I remember in 1990 when I was in 10th grade finding a book series by Mercedes Lackey called The Last Herald Mage that changed/saved my life in the library at my high school. The story is about a gay boy coming to terms with his sexuality. I was alone, scared, and really sheltered growing up in a pentecostal home and didn’t know that other people, even imaginary ones, have or were going through what I was.

    I know this might be off topic but wanted to share that in case some other kid is where I was and wants to read a story that reflects some of the struggles that we face as GLBT people.

  4. luminum says

    JIM: That blogpost is only discredits the idea that the authors are speaking about the specific agent who thought they were the ones being talked about.

    As the authors’ statement above shows, they did not mention which agent told them to change the character. They also mention several other agents with whom they spoke , one of whom sounds similar to the one mentioned in the blogpost you linked to: “Previous agents had also offered to take a second look if we did rewrites… including cutting the viewpoint of Yuki, the gay character. We wondered if that was because of his sexual orientation, but since the agents didn’t say it out loud, we could only wonder.”

    If the agent who wrote back to Swivet claims they didn’t ask to change the gay character, then it’s probably because they didn’t and they weren’t the agent the authors were talking about.

    It’s quite strange that Swivet has decided to retract their story as not being about homophobia at all, when the authors never confirmed the identity of the agent or whether or not the one who responded is the same one they were talking about…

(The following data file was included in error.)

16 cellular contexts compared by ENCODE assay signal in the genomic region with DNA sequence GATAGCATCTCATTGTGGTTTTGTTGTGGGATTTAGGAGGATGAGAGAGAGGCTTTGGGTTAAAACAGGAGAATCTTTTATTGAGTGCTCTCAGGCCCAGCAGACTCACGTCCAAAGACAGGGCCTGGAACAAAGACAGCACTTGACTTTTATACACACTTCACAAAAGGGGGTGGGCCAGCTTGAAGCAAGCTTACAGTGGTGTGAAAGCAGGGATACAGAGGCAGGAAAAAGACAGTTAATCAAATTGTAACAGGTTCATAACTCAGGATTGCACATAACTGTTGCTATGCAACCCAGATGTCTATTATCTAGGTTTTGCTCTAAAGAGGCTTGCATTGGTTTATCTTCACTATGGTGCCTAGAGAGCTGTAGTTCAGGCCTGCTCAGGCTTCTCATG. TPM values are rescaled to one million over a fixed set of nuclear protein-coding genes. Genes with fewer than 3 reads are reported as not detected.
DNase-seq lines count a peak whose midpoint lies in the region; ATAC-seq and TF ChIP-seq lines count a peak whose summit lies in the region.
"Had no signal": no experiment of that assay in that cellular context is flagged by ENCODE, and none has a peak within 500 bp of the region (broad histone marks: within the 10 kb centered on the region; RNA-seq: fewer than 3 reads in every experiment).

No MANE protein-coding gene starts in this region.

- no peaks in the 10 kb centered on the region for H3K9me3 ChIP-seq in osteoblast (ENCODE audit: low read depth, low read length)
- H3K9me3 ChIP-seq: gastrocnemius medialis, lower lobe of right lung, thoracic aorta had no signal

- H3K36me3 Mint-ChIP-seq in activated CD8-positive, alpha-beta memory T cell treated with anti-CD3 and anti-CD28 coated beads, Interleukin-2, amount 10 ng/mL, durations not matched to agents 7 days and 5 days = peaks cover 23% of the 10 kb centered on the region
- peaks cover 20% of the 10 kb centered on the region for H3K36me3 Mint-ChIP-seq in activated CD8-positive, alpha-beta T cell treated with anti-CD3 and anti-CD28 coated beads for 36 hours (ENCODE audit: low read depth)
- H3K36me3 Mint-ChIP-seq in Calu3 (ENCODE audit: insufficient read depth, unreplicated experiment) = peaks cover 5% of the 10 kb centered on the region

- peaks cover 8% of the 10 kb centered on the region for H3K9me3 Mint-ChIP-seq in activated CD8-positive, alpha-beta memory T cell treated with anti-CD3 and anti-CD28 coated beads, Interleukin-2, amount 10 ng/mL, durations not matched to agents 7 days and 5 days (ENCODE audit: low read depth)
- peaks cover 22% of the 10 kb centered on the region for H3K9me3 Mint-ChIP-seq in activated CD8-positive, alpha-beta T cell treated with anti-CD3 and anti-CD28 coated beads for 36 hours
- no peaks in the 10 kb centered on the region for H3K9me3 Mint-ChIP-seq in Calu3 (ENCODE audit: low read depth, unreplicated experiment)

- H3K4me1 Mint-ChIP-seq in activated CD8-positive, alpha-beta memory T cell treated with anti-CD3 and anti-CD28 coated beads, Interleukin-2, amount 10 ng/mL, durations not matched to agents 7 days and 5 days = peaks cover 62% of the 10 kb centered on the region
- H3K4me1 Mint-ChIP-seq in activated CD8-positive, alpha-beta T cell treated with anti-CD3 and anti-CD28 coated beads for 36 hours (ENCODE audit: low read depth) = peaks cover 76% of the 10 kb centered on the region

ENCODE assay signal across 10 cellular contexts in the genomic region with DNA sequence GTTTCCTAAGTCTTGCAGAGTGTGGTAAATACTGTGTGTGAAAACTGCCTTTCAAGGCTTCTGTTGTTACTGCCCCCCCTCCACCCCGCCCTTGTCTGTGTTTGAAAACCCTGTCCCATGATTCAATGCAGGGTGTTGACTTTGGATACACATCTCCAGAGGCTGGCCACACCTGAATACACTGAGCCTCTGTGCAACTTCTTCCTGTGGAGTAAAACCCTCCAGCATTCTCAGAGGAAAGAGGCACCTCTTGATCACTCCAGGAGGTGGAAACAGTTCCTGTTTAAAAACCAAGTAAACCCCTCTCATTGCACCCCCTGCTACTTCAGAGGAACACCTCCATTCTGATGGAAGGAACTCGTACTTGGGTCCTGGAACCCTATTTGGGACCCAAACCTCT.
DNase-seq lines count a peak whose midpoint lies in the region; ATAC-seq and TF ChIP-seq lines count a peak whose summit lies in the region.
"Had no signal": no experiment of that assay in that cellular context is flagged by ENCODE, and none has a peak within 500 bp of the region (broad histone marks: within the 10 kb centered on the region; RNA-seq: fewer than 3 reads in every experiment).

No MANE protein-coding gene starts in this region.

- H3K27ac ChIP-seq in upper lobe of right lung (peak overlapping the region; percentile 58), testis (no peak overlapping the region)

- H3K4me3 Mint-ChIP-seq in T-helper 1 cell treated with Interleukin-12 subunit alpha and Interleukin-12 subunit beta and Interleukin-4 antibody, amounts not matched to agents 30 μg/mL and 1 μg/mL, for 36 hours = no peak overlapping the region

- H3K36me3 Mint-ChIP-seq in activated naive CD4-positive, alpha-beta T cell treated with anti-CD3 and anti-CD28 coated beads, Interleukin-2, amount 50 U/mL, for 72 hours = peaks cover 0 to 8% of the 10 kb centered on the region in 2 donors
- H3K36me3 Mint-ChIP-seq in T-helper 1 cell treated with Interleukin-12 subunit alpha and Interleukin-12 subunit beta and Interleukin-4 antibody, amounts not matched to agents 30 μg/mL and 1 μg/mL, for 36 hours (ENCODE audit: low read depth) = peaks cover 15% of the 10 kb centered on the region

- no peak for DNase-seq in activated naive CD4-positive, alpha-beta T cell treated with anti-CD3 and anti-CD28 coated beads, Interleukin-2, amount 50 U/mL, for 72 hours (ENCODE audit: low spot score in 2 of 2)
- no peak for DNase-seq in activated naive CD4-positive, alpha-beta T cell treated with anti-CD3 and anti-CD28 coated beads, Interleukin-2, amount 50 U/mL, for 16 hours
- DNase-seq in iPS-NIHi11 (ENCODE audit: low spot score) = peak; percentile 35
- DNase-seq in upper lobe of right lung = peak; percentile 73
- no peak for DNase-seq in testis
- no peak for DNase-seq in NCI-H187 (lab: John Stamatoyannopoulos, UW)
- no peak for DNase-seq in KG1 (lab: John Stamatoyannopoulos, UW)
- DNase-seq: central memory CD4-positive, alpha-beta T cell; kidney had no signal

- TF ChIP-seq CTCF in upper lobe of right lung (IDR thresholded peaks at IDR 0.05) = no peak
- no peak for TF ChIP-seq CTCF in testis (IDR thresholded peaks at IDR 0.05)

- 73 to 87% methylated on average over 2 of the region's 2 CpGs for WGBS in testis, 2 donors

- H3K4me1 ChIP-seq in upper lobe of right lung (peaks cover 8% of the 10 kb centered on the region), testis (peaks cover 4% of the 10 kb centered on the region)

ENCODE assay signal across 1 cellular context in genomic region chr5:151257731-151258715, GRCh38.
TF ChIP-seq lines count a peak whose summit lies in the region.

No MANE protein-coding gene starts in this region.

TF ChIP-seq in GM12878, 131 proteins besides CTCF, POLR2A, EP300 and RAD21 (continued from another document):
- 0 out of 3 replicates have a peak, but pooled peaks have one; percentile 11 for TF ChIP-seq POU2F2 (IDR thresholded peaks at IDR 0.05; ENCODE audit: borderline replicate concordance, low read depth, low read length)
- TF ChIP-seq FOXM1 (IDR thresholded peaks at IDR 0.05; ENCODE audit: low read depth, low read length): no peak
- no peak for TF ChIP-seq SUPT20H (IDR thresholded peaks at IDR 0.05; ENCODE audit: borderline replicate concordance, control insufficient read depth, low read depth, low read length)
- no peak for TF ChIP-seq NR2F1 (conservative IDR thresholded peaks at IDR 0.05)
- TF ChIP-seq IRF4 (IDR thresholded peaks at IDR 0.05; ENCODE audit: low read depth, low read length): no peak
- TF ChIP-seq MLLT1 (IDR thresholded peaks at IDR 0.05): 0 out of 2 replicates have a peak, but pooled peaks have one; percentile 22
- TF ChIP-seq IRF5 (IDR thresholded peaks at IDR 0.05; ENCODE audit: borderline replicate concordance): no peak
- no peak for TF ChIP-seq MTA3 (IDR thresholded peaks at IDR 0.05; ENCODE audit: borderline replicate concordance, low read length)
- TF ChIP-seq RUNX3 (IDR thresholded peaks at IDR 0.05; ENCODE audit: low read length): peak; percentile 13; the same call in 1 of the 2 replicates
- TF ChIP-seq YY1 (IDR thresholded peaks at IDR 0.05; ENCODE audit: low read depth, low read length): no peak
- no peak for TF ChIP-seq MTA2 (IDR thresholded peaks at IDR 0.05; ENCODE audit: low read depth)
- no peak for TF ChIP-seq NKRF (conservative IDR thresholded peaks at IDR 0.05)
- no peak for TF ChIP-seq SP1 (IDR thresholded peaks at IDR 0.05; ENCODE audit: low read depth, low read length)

Indeed, if the responding agent was very clear about why they wanted the character changed (middle school fiction = no romance for anyone, and they explicitly made it clear that they did not want to change a gay character to straight), then I see no reason to believe that the authors would make it up. They are two very different suggestions. I would believe that the authors were talking about a different agent altogether.

  5. says

    Ooops the update wasn’t here when I originally read the story and was following the links and reading those articles at PW & The Swivet.

  6. luminum says

    Um, ANDY, I think you’re far too quick to jump to the other side of this story with that update.

    Nothing from the authors’ statement indicates Volpe at all. In fact,t he statement is pretty clear that there were MUTLIPLE agents they spoke with. Volpe only assumes they were the agency spoken about.

    That neither confirms nor debunks the authors’ statement at all, since they could have been one of many agents and no the one in question.

  7. Tarun says

    Unless there’s some other info not in these two updates, this is a weird jump of the gun for towleroad to go the other way now. At best it’s a he said-she said situation. Putting what one party says as the title of a blog post here is really misleading.

  8. BigBlonde says

    Andy- I agree with luminum. You are jumping to the other side far too quickly. First- it is highly possible the agent is not the agent in question, and second- even if it were- it becomes an issue of taking one persons word over anothers. Agencies are always going to defend their agents first. Who is to say they arent lying to cover their asses. As someone who works in children and young adults publishing- I think the authors story is quite valid, and likely did happen. I hope you will remove the part in your writing where you declare that the authors made the while thing up, when I’d be more inclined to believe this really did happen and the agency is the one lying.

  9. luminum says

    As my own update, another poster confirmed for me that the authors did indeed specify the agent and confirmed the agent’s identity. I believe it was in private circles which spread around, though publicly, the identity was kept anonymous.